First and foremost was our consideration of “Third Space” to make real-world connections to the content for students. We focused on contemporary Native American music artists and framed the research around the overarching Inquiry Question: How is contemporary Native American music both an expression of traditional culture and a powerful force for change? The musicians we featured have fused traditional Native American sounds, instruments, etc. with contemporary genres that are familiar to our students – hip-hop, rap, pop, EDM, heavy metal, etc. These music artists are also passionate about social justice and the issues facing Native Americans; these are issues that many of our students and their families/communities are facing themselves. We found articles, music videos, and songs online for students to read, view, and listen to as they did their research.

As we always do now, we included many GID tools for students to use throughout the process—Inquiry Journals, Inquiry Logs, Inquiry Circles, etc. We also included student choice of topic selection in the Explore phase, and choice of presentation formats in the Create phase. In the Share phase, students are asked to apply their learning from their own research and from each other’s presentations in a culminating activity, by responding to a quote from one of the musicians featured in the research model (in their Inquiry Journals and then in a discussion with Inquiry Circles and the whole Inquiry Community):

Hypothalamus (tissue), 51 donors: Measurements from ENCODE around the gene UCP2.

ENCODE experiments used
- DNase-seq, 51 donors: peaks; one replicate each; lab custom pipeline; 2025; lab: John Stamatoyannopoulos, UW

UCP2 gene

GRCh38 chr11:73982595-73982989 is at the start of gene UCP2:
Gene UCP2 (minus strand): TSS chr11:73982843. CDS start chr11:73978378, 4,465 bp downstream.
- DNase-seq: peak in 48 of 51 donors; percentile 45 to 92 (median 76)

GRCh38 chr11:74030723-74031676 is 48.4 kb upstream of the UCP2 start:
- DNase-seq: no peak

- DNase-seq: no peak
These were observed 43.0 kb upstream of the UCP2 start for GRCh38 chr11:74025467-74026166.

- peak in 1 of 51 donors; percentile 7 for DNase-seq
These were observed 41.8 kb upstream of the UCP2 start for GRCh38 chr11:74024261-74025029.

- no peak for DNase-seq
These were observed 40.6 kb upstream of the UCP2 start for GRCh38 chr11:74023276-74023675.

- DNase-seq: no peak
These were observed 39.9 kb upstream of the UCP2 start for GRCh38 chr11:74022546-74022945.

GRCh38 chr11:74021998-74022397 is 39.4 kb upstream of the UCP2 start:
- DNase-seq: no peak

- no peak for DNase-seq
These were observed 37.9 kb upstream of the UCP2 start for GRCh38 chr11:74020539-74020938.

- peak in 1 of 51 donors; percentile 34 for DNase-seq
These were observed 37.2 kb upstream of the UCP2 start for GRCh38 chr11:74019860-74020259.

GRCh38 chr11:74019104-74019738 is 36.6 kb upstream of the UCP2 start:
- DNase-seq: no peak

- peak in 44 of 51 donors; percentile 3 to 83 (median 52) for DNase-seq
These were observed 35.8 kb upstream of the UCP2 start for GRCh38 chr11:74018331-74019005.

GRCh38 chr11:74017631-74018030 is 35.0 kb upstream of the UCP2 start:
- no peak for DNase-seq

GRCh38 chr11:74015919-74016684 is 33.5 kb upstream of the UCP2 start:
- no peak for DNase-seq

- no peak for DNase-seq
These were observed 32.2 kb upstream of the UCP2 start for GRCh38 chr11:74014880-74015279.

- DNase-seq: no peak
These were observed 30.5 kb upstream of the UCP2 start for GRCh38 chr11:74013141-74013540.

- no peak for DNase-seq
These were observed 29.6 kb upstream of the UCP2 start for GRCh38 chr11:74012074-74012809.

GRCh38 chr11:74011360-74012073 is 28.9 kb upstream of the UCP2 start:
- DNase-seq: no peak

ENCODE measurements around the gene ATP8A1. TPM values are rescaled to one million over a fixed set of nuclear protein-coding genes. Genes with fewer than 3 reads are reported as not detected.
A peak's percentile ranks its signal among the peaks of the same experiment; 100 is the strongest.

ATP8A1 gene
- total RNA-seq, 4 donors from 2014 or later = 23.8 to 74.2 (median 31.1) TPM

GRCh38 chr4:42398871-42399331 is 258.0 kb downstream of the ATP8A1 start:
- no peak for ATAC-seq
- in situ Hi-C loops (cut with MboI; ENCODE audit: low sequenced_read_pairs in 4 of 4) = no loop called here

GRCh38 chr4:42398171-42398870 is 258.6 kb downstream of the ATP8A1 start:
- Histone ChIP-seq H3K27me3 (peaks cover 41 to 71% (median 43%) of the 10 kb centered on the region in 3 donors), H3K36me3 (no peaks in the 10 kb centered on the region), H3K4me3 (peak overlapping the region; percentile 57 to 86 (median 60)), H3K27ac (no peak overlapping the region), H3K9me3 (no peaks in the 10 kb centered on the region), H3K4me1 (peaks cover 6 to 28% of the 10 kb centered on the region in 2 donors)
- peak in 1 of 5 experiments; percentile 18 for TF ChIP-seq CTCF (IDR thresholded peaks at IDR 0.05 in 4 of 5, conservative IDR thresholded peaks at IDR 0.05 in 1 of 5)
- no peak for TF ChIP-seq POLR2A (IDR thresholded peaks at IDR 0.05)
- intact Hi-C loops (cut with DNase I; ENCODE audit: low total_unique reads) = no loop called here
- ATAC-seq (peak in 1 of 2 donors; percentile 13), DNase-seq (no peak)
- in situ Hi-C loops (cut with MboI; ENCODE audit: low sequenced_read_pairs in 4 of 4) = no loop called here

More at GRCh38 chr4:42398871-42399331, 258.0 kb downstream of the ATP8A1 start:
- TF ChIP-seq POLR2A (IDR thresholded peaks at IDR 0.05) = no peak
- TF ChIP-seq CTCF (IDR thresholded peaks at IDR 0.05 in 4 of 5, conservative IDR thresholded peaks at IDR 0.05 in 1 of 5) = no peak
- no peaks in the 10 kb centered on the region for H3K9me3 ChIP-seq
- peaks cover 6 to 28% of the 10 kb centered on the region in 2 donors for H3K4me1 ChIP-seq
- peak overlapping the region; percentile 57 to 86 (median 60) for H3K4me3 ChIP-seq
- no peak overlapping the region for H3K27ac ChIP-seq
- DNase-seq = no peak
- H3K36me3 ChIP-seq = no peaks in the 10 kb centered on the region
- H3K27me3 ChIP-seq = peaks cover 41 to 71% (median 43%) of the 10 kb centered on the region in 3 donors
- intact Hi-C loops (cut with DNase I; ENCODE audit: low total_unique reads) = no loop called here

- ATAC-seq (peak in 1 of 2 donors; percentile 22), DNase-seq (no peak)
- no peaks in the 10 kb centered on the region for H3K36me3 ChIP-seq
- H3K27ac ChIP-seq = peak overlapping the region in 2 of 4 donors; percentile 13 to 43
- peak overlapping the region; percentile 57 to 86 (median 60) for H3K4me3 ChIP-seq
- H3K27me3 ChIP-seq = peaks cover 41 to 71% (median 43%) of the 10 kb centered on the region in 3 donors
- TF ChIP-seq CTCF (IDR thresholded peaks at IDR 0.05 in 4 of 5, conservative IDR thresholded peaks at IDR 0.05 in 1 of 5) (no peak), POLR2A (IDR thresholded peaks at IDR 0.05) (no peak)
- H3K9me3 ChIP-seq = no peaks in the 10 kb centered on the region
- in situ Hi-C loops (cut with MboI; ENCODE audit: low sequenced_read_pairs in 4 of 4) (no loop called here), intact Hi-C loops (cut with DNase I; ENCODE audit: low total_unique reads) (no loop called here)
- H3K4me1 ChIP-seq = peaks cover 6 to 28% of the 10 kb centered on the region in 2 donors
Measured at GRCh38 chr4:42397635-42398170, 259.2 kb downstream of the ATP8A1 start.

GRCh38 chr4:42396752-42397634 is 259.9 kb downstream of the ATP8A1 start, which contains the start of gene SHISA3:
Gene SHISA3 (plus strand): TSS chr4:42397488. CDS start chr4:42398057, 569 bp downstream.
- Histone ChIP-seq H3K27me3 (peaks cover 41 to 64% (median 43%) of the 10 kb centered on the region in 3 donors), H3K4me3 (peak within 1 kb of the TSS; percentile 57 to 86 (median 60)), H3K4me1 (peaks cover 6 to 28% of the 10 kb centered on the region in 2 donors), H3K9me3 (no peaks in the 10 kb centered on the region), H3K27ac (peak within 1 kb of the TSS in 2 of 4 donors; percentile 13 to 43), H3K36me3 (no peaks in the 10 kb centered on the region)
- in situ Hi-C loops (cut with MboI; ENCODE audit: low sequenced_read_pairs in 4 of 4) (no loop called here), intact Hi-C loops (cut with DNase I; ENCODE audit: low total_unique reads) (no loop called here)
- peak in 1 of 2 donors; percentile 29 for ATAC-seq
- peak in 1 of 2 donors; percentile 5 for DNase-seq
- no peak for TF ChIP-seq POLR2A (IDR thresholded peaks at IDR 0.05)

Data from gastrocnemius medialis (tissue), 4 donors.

In the Rebel Music: Native America video episode you saw in the Immerse phase of this research, Native American rapper Frank Waln said: “The music is my shield and my weapon.”

  • What do you think he means? How does this statement relate to music as both an expression of traditional culture and a force for positive change?
  • How is this statement true for the other contemporary Native American musicians that you and your classmates researched?

This culminating activity allows all students to apply and synthesize their learning from each other, to build a response together to the overarching question posed at the beginning of the inquiry. In the Evaluate phase, we included a suggestion for students to extend their learning by researching a social issue that is personally relevant and important to them, and to create their own music or other form of artistic expression about the issue.